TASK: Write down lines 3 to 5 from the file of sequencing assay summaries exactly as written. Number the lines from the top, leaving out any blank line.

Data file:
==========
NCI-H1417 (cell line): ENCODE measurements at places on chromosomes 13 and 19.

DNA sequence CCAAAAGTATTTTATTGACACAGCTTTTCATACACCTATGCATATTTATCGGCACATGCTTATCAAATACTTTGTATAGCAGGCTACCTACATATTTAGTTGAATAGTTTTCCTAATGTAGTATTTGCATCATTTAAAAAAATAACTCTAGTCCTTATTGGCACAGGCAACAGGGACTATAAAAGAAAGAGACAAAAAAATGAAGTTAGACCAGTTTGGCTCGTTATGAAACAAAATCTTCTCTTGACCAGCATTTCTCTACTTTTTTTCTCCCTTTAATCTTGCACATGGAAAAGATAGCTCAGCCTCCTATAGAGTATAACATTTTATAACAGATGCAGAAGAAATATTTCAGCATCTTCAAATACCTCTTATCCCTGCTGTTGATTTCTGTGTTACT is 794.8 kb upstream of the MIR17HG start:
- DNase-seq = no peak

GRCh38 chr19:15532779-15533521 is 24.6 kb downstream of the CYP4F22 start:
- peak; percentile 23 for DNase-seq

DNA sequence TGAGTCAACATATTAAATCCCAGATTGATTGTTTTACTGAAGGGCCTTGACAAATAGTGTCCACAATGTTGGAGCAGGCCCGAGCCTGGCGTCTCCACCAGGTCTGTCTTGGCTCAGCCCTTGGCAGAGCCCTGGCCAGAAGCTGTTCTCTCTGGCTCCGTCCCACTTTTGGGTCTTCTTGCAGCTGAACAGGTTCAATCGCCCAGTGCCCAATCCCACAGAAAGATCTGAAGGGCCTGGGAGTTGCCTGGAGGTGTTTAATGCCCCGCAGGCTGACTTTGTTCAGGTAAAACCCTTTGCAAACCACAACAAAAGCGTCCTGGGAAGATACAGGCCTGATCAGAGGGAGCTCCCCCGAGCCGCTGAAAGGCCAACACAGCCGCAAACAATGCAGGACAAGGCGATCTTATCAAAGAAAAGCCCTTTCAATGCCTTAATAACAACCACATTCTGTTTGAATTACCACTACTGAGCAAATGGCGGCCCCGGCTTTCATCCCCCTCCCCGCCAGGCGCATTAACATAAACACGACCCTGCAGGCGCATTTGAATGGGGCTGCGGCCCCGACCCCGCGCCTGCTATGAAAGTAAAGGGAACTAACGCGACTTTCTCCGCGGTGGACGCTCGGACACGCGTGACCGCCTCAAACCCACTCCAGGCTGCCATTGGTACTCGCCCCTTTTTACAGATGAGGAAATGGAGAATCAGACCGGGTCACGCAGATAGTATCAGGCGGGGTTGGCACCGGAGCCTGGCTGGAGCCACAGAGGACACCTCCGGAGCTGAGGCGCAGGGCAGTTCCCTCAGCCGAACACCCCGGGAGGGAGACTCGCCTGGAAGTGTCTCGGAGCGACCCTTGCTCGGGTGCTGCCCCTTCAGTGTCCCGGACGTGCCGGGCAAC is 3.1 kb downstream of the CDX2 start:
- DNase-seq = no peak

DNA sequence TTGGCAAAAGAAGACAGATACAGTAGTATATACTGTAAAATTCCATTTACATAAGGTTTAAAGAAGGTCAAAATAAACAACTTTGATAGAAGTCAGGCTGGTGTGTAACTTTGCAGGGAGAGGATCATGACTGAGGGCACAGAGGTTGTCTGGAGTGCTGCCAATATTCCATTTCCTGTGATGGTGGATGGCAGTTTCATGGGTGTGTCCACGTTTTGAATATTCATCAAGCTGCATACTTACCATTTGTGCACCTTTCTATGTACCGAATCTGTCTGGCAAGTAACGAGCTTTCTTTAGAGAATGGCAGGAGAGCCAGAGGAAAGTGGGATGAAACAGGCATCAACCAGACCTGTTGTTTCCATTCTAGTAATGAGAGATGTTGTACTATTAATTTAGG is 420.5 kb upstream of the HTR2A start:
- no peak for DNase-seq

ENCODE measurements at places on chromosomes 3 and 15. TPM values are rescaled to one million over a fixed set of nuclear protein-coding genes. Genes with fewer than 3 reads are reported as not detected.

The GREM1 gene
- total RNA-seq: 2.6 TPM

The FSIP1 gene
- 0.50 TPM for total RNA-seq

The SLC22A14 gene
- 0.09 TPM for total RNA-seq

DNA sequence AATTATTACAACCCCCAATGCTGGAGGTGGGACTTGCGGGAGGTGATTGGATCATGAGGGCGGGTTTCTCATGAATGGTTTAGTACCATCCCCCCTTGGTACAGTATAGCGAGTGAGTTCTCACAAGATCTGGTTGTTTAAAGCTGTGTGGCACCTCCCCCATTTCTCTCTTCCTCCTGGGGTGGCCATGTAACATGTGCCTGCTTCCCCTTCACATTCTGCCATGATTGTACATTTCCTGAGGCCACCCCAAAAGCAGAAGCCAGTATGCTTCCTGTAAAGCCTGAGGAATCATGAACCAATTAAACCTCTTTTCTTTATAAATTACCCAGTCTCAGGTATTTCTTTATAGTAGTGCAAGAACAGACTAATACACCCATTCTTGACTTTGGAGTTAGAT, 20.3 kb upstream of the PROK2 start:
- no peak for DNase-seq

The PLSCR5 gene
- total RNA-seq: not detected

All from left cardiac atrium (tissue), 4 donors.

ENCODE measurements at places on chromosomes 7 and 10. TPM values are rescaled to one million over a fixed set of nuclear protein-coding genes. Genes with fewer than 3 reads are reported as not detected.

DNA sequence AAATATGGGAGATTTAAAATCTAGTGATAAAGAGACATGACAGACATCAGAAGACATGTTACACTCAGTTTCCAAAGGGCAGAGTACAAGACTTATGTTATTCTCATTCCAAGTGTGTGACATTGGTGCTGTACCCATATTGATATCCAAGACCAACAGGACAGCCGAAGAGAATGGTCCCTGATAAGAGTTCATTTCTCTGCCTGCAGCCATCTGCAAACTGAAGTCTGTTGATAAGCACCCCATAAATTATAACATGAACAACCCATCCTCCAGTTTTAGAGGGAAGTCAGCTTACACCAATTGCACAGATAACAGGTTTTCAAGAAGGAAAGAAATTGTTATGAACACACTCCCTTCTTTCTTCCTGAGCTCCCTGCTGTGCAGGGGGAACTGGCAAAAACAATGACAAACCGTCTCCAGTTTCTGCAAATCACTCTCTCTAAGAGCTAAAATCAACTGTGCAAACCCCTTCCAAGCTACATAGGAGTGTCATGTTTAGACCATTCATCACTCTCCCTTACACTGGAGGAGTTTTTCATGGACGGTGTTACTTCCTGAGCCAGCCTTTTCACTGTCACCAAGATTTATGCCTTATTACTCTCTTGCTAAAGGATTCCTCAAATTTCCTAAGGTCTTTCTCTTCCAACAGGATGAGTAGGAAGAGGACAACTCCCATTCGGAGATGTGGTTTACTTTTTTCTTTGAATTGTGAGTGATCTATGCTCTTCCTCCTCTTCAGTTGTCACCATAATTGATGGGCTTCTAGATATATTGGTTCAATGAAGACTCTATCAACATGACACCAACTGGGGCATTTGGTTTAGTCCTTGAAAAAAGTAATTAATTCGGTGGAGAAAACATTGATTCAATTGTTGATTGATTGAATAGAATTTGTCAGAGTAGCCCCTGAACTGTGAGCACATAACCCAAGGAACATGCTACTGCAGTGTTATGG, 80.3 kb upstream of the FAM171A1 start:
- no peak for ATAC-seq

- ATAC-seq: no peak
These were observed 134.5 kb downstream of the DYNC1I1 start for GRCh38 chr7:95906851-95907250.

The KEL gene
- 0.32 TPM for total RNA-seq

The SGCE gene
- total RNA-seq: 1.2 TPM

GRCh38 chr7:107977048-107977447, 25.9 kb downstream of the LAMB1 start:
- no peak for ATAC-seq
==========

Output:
- DNase-seq = no peak

GRCh38 chr19:15532779-15533521 is 24.6 kb downstream of the CYP4F22 start:
- peak; percentile 23 for DNase-seq